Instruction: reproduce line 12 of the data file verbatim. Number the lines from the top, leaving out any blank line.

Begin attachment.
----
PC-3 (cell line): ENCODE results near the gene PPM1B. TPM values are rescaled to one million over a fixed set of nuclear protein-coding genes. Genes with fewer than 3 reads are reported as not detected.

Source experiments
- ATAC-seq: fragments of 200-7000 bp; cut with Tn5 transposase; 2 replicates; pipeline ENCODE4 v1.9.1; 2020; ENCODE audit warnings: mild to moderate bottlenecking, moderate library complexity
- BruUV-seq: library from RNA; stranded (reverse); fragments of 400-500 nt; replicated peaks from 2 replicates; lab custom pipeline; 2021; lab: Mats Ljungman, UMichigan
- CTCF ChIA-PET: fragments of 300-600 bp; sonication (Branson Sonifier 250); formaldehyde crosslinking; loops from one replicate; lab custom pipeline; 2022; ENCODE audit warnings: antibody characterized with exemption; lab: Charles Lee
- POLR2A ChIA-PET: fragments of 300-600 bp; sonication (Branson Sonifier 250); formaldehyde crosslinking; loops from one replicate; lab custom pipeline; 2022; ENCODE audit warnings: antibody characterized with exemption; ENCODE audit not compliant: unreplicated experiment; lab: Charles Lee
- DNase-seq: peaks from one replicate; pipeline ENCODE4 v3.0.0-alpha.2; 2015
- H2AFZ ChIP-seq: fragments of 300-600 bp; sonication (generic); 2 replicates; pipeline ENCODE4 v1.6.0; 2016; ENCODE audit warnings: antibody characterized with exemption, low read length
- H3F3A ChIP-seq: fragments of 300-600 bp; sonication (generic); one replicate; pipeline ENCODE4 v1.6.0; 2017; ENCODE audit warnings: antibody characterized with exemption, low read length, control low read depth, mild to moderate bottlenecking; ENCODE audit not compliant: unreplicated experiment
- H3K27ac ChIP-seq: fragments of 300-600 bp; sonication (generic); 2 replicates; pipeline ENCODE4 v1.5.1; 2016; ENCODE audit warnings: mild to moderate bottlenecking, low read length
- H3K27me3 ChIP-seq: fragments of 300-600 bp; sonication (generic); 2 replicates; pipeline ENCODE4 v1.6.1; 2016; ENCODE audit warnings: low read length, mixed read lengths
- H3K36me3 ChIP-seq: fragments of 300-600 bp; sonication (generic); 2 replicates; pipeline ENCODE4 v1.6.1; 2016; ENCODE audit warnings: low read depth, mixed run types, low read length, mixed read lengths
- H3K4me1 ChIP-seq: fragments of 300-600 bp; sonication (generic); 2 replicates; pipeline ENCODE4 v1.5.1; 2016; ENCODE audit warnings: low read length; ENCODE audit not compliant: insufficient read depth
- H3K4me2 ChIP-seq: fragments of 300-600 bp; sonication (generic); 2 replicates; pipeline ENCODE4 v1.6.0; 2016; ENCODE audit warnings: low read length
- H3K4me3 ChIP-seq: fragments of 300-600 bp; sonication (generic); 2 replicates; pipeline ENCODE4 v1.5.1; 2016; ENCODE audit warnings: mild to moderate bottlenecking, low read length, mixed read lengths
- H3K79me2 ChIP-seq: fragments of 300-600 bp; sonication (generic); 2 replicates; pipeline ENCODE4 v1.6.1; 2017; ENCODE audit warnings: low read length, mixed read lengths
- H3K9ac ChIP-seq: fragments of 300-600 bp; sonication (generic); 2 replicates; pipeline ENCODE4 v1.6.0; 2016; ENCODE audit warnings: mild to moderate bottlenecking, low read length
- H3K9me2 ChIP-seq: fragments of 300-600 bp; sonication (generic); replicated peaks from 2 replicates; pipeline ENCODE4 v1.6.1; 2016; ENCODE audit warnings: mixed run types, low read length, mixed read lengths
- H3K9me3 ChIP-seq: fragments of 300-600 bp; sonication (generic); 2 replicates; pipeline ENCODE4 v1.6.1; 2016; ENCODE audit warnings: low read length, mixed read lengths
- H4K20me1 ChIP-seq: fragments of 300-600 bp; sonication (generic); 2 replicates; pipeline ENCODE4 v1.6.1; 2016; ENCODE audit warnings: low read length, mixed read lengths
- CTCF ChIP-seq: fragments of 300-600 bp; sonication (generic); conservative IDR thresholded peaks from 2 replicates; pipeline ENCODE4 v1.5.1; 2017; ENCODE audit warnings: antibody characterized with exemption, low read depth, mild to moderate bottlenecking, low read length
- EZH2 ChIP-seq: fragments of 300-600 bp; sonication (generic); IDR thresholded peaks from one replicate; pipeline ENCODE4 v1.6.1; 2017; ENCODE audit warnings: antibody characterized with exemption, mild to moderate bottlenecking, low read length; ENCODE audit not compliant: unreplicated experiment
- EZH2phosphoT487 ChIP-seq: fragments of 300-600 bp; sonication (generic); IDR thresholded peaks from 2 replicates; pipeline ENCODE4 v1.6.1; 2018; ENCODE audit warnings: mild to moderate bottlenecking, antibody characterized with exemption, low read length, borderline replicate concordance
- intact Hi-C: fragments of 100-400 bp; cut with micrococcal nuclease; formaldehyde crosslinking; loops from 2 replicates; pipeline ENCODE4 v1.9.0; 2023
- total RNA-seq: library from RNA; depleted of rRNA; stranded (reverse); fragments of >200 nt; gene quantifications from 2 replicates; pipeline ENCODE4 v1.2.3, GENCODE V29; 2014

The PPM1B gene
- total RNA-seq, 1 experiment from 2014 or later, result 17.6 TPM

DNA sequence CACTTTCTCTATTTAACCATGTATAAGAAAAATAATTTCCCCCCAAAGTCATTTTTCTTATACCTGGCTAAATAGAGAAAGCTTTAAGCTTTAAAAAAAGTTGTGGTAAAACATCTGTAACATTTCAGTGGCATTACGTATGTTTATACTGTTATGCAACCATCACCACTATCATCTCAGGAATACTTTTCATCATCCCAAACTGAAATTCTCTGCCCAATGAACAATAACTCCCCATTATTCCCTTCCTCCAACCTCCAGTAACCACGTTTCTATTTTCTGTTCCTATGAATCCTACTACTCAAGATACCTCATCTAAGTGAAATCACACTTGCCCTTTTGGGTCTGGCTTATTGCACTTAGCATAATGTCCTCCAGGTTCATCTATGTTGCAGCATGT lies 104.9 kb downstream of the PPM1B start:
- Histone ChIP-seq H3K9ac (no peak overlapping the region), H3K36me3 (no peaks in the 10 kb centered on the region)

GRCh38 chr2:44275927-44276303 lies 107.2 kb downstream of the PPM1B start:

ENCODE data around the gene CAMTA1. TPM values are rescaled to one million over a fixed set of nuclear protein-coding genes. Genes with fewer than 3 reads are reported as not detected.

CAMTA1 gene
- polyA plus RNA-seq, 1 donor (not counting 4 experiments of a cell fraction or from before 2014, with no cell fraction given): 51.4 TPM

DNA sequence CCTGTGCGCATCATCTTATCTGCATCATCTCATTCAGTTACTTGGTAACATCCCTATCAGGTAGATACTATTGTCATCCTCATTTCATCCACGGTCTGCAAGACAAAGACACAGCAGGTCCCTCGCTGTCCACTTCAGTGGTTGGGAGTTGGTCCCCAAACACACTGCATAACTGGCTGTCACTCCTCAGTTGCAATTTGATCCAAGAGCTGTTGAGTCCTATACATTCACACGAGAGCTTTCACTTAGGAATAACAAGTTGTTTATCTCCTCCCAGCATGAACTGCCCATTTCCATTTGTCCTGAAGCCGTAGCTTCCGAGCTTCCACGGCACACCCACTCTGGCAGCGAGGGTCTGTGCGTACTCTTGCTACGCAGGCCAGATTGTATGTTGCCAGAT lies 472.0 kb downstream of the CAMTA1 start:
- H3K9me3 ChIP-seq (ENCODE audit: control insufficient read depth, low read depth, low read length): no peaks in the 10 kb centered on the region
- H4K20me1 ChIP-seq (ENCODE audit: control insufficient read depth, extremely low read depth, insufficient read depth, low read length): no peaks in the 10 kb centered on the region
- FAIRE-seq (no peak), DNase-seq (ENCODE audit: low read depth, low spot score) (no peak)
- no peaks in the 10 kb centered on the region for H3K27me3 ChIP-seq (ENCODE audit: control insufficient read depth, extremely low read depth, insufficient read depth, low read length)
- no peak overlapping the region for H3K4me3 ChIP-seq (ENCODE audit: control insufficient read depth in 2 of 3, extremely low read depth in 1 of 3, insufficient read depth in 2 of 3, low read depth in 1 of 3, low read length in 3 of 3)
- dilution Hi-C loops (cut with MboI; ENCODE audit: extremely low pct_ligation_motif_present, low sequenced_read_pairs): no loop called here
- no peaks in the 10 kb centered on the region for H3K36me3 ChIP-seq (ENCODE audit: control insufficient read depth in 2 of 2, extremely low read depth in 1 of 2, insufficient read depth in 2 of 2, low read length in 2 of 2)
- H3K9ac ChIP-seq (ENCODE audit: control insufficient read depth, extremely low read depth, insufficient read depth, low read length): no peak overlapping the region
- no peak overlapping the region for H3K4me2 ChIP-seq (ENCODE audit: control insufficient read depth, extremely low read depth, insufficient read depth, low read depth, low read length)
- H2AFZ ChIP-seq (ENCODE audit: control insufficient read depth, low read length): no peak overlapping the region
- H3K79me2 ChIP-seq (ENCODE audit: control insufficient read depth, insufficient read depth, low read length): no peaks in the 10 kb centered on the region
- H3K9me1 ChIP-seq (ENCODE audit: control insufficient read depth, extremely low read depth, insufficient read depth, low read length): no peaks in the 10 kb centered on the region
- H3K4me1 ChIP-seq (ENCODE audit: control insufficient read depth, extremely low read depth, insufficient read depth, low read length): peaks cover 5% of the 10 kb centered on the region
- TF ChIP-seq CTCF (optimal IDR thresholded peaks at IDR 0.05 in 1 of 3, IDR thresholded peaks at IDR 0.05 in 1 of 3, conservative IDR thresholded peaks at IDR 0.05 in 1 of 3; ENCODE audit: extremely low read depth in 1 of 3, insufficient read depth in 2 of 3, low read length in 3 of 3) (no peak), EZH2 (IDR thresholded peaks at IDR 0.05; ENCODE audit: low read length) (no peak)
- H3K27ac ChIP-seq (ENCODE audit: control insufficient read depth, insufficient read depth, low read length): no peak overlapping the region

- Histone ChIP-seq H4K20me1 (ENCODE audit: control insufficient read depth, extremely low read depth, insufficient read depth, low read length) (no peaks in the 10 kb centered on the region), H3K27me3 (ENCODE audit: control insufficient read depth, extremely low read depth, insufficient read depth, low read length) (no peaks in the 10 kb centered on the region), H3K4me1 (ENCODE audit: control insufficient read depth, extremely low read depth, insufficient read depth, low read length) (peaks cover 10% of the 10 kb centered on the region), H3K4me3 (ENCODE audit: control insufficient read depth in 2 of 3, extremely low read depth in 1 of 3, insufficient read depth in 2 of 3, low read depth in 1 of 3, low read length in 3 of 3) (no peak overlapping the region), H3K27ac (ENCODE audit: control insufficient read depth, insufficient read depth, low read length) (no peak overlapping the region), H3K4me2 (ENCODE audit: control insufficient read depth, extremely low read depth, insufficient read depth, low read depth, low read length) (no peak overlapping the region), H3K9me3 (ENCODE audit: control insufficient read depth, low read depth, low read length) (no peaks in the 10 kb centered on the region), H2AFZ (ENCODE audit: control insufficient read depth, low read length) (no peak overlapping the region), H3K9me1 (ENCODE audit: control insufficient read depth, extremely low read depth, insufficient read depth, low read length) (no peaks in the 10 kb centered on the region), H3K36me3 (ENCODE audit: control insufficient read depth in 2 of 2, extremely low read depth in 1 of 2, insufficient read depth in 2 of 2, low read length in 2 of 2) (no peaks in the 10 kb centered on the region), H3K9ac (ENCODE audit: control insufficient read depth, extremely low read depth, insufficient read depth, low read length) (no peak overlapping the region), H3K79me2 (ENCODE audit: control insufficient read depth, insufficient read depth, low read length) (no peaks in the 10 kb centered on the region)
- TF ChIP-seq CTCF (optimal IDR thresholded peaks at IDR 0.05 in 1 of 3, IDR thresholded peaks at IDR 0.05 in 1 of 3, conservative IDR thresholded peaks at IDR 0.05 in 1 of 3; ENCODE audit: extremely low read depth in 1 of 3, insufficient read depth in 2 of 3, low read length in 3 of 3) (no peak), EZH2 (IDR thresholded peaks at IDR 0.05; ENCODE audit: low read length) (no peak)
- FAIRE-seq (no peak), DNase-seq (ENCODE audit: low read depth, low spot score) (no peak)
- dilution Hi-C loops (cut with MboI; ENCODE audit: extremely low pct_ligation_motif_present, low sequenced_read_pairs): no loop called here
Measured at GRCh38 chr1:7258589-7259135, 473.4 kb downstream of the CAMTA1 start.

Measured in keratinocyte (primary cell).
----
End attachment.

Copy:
- H3K36me3 ChIP-seq: fragments of 300-600 bp; sonication (generic); 2 replicates; pipeline ENCODE4 v1.6.1; 2016; ENCODE audit warnings: low read depth, mixed run types, low read length, mixed read lengths